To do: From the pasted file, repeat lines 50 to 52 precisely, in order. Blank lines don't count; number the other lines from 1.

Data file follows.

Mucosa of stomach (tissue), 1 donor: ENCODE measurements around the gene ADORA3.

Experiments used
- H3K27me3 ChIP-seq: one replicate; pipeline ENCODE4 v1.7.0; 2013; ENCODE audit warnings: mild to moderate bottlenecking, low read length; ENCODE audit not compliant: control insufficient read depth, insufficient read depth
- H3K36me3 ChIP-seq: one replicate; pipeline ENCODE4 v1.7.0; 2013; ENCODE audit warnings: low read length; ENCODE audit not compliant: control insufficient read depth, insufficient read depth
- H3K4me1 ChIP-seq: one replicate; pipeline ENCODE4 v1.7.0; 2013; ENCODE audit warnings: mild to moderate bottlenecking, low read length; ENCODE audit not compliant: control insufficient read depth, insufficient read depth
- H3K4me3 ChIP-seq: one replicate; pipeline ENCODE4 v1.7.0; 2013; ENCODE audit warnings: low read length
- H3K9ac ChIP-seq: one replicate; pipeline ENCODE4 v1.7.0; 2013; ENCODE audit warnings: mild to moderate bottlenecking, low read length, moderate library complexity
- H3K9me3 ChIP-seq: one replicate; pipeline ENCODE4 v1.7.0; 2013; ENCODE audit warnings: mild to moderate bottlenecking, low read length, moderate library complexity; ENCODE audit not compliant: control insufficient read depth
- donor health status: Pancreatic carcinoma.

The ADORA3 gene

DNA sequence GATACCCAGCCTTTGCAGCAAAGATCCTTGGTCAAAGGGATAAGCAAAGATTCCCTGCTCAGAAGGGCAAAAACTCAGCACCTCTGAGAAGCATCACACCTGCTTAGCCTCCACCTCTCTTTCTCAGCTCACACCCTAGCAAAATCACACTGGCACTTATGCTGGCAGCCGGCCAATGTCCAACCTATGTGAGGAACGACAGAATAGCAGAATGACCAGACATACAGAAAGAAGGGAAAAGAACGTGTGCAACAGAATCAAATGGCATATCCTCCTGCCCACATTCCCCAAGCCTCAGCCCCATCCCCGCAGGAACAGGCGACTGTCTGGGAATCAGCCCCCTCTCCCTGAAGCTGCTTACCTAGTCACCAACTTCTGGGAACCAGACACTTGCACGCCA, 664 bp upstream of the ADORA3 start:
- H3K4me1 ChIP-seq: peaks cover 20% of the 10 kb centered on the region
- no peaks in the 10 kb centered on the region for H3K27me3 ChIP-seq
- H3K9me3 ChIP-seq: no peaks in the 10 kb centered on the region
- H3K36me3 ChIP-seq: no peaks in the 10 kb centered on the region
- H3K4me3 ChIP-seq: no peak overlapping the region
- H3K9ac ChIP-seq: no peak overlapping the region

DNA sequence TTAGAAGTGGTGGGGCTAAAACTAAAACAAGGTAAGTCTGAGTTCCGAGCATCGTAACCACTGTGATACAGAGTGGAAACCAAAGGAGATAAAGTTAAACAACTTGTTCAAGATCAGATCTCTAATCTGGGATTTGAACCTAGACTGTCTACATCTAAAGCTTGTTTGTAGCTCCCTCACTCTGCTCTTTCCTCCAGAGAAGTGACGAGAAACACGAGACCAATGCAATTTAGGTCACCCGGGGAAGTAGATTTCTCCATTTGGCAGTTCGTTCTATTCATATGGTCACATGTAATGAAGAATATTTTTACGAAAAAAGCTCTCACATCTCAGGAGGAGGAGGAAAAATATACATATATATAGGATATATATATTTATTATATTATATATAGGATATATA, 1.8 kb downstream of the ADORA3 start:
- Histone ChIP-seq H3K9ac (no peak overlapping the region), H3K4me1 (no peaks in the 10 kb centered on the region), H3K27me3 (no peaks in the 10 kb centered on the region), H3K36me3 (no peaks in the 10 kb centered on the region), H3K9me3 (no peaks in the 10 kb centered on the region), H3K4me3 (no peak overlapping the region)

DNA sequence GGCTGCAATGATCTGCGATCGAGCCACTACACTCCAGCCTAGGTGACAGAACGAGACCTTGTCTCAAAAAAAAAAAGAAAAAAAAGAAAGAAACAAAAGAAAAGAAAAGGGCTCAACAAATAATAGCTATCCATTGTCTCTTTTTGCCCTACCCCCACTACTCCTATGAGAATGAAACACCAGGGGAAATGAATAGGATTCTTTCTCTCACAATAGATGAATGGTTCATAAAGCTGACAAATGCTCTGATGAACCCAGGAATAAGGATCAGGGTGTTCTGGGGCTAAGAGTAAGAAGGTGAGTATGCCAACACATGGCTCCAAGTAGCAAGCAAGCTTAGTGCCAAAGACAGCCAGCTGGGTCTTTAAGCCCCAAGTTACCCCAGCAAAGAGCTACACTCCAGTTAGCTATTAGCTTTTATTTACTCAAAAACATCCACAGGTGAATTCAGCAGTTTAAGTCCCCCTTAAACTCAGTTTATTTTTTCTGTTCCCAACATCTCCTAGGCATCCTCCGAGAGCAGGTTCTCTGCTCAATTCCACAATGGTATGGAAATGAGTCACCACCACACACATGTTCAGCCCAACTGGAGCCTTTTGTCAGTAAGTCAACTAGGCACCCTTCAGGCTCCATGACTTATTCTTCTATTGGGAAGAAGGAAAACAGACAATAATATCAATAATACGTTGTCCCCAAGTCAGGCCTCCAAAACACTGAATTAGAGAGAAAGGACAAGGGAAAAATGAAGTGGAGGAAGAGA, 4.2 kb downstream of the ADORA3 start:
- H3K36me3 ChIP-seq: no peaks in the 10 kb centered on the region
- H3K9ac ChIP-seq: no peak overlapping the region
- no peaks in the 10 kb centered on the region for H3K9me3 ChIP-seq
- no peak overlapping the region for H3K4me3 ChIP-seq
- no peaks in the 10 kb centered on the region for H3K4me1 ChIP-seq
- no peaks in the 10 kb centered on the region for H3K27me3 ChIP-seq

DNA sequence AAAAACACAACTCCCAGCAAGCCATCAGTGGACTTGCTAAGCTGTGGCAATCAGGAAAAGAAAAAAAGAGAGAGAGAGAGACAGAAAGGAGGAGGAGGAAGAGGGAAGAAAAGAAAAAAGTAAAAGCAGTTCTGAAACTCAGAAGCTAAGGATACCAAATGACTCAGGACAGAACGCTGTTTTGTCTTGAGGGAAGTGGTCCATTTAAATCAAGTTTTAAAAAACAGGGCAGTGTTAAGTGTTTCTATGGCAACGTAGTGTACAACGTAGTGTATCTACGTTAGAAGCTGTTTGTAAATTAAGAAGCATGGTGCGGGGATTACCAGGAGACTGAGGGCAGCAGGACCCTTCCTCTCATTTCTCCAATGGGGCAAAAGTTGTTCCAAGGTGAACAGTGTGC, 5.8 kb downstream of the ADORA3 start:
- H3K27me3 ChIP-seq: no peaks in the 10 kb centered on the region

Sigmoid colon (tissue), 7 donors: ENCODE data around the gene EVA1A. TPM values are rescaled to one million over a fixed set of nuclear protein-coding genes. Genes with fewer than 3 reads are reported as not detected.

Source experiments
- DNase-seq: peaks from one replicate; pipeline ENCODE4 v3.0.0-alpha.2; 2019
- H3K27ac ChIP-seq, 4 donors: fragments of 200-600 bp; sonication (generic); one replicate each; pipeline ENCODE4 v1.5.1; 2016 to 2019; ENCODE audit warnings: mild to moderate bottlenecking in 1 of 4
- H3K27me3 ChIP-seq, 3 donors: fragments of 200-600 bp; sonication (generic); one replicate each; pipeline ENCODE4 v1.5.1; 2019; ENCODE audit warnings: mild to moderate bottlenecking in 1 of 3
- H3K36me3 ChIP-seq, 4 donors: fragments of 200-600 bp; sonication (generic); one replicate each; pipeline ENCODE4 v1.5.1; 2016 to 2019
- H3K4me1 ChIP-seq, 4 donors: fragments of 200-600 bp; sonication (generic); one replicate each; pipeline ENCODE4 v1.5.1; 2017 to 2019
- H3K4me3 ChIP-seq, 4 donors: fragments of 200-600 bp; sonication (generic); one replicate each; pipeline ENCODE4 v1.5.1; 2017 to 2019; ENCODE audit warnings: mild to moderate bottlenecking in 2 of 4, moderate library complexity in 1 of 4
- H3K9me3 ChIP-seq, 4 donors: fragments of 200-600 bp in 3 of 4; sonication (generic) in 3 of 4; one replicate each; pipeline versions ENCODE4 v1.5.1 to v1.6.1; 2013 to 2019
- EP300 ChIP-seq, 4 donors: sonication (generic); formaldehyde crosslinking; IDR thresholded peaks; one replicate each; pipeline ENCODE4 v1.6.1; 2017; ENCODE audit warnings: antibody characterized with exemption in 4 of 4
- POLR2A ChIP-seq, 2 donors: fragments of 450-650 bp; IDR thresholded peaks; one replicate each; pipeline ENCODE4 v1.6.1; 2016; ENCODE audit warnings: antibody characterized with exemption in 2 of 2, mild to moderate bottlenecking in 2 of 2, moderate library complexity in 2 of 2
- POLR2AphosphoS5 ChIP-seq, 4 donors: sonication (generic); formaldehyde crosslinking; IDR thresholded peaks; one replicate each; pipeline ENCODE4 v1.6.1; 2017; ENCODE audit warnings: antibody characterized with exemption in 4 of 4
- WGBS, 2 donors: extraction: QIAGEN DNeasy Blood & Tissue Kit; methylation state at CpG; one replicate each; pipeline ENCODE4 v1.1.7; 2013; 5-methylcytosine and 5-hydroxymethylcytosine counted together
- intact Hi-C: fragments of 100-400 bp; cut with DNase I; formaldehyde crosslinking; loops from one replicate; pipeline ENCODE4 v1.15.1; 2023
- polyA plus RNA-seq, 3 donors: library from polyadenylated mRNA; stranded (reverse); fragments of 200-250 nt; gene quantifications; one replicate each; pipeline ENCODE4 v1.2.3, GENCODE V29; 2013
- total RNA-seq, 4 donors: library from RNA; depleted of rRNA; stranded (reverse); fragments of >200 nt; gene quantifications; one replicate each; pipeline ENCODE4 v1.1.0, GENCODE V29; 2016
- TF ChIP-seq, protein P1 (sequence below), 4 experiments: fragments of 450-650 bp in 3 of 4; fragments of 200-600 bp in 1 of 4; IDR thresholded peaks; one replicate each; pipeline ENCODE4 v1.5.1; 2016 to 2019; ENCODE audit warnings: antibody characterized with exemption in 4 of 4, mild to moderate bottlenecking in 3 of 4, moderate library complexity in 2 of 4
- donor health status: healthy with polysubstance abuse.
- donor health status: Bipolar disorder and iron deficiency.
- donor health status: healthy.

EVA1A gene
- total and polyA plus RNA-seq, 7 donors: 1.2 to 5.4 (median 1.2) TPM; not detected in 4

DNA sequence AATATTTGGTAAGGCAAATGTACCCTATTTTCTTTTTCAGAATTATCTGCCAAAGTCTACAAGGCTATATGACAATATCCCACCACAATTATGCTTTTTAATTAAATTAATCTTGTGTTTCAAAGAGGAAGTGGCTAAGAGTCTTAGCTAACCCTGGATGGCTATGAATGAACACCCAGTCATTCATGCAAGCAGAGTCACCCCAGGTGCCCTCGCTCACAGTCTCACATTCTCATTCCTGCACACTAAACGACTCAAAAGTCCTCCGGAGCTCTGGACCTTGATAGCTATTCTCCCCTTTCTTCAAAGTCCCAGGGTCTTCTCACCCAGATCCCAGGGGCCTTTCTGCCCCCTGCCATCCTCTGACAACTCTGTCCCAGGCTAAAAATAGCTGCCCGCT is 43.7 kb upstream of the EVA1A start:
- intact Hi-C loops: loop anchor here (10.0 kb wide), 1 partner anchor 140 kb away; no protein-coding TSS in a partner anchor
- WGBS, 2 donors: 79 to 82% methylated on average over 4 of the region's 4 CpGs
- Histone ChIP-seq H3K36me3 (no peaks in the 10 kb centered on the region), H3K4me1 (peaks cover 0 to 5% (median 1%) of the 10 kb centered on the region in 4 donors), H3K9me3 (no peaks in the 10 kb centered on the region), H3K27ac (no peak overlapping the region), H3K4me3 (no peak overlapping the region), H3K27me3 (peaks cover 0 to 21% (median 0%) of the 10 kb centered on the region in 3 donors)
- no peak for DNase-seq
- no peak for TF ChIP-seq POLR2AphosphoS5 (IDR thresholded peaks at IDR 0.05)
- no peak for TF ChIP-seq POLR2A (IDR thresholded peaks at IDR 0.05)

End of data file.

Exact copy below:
- total and polyA plus RNA-seq, 7 donors: 1.2 to 5.4 (median 1.2) TPM; not detected in 4

DNA sequence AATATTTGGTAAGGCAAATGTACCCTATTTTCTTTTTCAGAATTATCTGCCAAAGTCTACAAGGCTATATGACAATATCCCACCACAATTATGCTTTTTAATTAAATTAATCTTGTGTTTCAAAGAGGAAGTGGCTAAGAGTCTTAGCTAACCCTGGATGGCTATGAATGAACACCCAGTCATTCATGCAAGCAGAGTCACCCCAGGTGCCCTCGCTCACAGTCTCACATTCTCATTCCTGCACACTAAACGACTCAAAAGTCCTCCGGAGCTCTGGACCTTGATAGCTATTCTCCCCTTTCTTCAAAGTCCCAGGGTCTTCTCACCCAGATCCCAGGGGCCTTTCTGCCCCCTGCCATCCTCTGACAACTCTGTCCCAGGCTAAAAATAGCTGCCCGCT is 43.7 kb upstream of the EVA1A start:
- intact Hi-C loops: loop anchor here (10.0 kb wide), 1 partner anchor 140 kb away; no protein-coding TSS in a partner anchor